Being self-employed requires a lot more than what most people realize. If you are thinking about becoming an entrepreneur, you’ll want to know all about your field, your products and your customers… but you’ll also need to know about running a business. It is important for business owners to realize all the hidden areas that eat up a surprising amount of time and energy behind the scenes in running a business.
Whether you produce one piece of art per week, one book every 3 years or 500 products, you are running a business and must treat it as such. Five-year business plans and annual agendas (a.k.a. action plans) are essential elements of any business.
If you take your career seriously then go over the business plan every 5 years—discover what worked, find out why you didn’t achieve what you hoped and write a new 5-year business plan. Host monthly meetings, and try to accomplish the “list of to do’s” before the next meeting. It is also wise to allow for spontaneous brain storming sessions on a regular basis.
Querying and marketing, record keeping, managing the blog, bookkeeping and prepping taxes, as well as time for education and research all need to be scheduled in. We spend a surprising amount of time cleaning the studio, offices, entry areas and client bathroom. Other tasks that eat up time include prepping the studio for workshops and sending out reminders for appointments, invites to events or promoting an interview that was just published.
Depending on the type of business activities you have planned, you might be managing a blog, updating a website, doing an advertising campaign or utilizing social media. Logos, imagery and promotional materials will need to be created. It is also nice if you have a media page, where you share links to places you’ve appeared in the media. You may need to produce new articles, press releases and create fresh web-content so that your site doesn’t look stale and to ensure constant media exposure.
Whether you have staff, outsource services or have a partner, you’ll have to learn how to manage people-skills in the workplace. Here are the most important tips for working effectively as a team:
• Being patient with each other.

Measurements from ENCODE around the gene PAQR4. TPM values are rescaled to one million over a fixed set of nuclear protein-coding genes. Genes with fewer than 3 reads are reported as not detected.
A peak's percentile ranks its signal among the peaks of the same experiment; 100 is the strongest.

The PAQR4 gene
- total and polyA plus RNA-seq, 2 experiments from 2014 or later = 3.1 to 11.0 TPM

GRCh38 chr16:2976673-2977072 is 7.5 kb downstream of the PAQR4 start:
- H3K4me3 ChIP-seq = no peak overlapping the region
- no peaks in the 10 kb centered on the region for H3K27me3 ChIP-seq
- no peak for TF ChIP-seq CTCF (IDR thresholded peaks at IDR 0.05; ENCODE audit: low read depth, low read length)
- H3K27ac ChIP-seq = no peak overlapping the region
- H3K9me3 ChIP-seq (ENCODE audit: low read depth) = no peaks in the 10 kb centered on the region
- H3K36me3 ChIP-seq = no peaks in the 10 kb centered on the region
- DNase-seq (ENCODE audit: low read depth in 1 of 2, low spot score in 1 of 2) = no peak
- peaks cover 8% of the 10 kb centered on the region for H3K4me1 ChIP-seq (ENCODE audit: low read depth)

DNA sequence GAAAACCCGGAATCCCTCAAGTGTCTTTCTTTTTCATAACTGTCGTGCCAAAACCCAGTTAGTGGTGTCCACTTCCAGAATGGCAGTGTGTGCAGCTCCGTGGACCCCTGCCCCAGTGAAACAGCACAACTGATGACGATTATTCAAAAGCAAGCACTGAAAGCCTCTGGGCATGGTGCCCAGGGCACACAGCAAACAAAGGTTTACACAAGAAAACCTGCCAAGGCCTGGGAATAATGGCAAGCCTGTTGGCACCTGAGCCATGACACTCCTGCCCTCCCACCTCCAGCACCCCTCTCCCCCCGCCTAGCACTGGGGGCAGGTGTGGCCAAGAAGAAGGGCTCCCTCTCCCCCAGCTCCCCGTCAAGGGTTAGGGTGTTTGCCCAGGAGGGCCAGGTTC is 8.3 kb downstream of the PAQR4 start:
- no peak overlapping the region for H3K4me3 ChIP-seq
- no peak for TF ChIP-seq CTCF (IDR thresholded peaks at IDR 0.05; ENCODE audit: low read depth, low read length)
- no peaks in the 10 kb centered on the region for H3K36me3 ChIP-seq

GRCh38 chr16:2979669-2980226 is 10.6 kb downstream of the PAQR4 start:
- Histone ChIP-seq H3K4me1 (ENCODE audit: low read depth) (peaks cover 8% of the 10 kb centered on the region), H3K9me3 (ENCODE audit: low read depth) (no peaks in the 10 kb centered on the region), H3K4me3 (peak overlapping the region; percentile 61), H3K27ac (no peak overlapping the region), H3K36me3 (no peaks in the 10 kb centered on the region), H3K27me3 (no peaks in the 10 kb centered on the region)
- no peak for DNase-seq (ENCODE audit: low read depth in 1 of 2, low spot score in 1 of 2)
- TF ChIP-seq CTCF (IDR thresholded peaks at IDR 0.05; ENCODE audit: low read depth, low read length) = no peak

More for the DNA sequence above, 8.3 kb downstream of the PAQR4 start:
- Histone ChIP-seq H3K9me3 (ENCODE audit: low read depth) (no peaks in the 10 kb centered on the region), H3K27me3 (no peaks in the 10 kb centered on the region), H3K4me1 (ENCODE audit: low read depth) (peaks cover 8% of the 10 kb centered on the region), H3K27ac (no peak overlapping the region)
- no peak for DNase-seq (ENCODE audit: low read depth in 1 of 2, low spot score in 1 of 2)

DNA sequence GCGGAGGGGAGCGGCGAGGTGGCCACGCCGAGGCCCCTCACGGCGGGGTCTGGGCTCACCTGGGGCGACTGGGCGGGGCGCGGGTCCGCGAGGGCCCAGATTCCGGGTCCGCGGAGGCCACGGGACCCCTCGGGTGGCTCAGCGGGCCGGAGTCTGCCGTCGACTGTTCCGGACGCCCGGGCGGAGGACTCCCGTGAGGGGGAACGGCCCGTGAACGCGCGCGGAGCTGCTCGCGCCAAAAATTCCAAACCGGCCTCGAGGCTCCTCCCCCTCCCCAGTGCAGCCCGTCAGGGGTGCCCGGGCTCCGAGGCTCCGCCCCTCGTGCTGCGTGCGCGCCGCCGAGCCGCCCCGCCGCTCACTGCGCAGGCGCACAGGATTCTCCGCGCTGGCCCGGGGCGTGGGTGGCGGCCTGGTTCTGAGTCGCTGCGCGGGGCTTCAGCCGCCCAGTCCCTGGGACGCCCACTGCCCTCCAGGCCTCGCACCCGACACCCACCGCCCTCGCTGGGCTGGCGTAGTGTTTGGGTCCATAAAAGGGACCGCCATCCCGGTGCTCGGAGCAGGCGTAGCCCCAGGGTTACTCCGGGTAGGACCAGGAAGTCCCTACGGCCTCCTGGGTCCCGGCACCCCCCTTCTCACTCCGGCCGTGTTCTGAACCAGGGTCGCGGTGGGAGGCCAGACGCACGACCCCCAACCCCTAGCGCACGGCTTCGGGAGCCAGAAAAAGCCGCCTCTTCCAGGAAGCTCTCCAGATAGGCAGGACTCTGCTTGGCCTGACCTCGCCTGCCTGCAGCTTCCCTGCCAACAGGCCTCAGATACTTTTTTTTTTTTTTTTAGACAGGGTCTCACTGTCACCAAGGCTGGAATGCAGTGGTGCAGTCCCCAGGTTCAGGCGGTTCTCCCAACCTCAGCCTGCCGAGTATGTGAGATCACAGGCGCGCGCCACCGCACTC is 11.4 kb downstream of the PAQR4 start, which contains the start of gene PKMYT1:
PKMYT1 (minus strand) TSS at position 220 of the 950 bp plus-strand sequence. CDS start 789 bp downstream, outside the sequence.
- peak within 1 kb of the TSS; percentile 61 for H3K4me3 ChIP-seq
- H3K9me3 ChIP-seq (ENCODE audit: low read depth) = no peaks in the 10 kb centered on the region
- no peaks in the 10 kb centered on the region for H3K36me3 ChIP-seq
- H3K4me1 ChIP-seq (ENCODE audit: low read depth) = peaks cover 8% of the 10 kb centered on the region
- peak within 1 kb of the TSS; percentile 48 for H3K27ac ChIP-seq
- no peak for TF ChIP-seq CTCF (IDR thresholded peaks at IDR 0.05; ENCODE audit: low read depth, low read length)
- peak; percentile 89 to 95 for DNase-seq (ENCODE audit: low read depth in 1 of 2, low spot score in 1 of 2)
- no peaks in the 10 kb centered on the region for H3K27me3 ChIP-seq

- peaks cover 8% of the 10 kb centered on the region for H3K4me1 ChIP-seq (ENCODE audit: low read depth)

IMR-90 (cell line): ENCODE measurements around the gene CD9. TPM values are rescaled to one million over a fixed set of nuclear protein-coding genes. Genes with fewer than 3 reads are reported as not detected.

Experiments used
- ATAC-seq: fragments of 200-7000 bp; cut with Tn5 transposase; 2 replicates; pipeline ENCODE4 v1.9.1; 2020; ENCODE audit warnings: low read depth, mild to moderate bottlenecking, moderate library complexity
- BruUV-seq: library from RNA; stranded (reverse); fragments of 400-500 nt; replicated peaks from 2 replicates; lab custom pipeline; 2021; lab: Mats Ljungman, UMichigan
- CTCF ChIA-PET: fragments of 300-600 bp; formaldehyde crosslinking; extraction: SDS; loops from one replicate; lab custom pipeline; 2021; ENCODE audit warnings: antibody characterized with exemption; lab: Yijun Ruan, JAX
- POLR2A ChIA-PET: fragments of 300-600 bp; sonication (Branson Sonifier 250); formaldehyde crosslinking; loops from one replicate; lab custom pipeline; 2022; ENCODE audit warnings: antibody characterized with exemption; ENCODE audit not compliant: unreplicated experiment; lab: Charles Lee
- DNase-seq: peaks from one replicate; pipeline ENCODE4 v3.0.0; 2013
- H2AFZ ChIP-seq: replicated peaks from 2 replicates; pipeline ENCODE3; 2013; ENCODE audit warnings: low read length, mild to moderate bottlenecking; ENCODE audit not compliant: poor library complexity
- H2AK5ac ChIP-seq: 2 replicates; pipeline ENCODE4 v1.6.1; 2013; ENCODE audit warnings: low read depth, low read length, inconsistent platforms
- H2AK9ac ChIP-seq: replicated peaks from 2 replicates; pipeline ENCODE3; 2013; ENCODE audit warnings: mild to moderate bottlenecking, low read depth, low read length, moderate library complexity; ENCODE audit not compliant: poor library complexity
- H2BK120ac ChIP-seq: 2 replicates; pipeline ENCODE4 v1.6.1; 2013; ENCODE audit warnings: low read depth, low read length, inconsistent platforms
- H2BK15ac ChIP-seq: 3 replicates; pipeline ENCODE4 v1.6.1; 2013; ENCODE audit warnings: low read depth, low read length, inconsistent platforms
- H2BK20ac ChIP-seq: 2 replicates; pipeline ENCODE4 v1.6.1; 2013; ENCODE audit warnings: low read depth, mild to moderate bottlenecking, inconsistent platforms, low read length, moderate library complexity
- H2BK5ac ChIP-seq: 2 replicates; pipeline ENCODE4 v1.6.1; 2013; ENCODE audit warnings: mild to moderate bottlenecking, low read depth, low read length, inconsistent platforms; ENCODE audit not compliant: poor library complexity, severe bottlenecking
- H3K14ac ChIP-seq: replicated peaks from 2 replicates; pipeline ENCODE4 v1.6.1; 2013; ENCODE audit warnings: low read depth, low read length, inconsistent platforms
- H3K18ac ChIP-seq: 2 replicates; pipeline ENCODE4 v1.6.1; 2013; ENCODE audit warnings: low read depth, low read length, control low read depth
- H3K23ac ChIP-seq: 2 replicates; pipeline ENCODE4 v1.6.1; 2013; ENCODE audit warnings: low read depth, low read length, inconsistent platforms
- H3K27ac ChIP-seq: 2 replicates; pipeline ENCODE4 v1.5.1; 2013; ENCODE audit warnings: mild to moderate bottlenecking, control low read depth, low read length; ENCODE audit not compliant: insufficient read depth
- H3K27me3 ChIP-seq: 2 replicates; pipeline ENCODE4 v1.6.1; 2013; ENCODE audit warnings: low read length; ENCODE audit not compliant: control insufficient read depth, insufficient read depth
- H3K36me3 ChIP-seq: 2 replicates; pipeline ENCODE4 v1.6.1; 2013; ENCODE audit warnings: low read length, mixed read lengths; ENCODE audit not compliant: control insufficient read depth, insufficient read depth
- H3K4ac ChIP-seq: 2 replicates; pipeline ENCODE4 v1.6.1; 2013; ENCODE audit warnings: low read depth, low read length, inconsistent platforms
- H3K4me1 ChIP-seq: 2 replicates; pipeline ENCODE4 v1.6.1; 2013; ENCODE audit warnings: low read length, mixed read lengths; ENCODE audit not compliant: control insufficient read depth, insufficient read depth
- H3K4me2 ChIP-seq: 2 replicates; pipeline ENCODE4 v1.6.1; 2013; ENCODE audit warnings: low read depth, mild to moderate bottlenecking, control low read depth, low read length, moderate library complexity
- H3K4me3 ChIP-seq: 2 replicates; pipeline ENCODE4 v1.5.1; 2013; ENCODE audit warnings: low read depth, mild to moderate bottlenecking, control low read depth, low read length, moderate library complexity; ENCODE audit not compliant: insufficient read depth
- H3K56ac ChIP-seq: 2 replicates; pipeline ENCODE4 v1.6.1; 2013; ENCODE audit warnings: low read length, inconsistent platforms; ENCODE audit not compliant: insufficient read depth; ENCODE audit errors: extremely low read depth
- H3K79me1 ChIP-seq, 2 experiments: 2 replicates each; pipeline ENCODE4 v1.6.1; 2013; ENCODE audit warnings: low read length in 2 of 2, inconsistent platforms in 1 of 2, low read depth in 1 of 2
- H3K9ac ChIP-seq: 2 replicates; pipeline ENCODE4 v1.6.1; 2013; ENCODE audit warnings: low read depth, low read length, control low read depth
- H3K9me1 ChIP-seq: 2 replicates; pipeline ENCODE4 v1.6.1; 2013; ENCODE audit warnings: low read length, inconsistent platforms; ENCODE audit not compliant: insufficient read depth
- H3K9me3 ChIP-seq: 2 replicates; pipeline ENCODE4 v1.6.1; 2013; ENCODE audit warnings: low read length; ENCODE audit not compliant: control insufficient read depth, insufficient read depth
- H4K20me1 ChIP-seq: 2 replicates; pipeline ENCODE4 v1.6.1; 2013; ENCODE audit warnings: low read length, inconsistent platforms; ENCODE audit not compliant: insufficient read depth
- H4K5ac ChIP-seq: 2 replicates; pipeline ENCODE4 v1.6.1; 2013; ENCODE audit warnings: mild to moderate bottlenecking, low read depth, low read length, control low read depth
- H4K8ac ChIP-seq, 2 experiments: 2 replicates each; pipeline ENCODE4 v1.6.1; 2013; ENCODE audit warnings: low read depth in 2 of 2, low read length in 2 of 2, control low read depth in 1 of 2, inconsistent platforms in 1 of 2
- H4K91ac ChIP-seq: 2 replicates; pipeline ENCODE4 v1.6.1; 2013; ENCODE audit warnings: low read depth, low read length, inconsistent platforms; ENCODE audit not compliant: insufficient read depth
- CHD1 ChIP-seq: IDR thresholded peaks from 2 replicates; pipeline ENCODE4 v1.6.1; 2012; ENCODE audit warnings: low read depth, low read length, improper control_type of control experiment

• Understand, empathize and work within the other person’s abilities.
• Working with what the individuals enjoy (or loathe) to do.
• Understanding when circumstances prevent agendas from happening.
• Being a ‘cheerleader’ or ‘problem solver’ for each other.
Letting go of things that cycle in the mind over and over, long after the workday is done can be a challenge. The best thing is to write it down, whatever it is, and when it pops up in your mind again tell yourself: “It is okay; it is written down, you won’t forget and you can get to it when you have time.” Make sure you actually get to those lists.
Changing your mindset can be helpful too. Learn how to see all pressures you face in a positive way. Instead of being stressed about all those items on your many list of to-do’s, celebrate the fact that all these great options are there to follow up, on one item at a time.
To be successful and also content, business owners learn to enjoy feeling pressure. Personally, I like having a list of things to do and feeling productive. I like looking back at the day and seeing that my efforts had some kind of measurable effect. A satisfying sense of accomplishment is important to me. I tend to keep a positive attitude, although with chronic pain and some sleep deprivation once in a while… I can get a little cranky too. Overall though, work doesn’t get to me. Complications do. When things go wrong and equipment fails or we lose data… that’s when I can get grumpy. However with each complication comes a learning curve and we develop new prevention skills and contingency plans.
I’ve learned too that just because there are options and opportunities that some businesses have had success with, doesn’t mean we have to do them all. Some of those options are not the right choice for our business at this time. Location, contacts, abilities, talents, budget and timing—these all play a major role as to what works for the individual business.
As you can see, open communication and a professional attitude will take your business to the next level. Learning how to be flexible and stay organized, create strong plans and be prepared for contingencies will help you stand strong when issues come in to disrupt business activities.
By Dave Brummet